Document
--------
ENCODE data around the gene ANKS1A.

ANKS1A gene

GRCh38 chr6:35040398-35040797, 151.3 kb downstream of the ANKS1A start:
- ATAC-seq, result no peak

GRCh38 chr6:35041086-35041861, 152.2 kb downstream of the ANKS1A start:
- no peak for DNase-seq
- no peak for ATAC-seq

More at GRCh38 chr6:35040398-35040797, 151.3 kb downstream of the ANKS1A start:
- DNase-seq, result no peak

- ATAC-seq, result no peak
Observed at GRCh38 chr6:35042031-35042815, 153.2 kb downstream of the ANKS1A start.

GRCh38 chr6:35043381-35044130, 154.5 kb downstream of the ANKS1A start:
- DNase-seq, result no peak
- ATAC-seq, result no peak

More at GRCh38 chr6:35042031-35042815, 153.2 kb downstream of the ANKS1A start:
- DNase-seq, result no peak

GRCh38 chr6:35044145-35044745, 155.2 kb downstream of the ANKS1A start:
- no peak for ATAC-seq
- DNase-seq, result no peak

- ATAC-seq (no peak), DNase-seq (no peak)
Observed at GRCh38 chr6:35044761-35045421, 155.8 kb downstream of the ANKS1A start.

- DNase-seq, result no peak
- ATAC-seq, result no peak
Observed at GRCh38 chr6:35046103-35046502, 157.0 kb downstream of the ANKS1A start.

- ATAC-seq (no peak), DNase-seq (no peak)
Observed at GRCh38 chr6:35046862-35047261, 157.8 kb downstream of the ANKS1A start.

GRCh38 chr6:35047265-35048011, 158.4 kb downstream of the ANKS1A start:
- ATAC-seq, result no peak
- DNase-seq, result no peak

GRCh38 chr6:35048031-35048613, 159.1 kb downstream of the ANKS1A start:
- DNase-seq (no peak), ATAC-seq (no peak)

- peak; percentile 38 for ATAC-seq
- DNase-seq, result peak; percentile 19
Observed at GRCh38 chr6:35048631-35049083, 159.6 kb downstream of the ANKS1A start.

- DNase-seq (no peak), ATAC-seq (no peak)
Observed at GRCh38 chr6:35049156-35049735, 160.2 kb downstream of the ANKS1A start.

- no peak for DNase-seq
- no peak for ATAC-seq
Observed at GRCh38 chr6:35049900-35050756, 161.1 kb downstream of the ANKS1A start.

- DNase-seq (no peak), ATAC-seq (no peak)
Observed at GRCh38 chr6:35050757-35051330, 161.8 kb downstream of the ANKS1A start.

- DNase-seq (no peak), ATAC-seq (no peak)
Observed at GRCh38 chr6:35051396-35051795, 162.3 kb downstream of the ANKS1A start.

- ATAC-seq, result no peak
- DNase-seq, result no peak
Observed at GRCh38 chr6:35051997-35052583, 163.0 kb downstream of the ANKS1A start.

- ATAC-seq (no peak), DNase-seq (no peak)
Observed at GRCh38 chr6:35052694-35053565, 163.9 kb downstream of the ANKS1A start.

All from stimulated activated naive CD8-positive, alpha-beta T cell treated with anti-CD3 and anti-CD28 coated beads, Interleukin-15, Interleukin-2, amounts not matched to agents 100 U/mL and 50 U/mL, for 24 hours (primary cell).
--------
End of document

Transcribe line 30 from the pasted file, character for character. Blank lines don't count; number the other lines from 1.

GRCh38 chr6:35048031-35048613, 159.1 kb downstream of the ANKS1A start: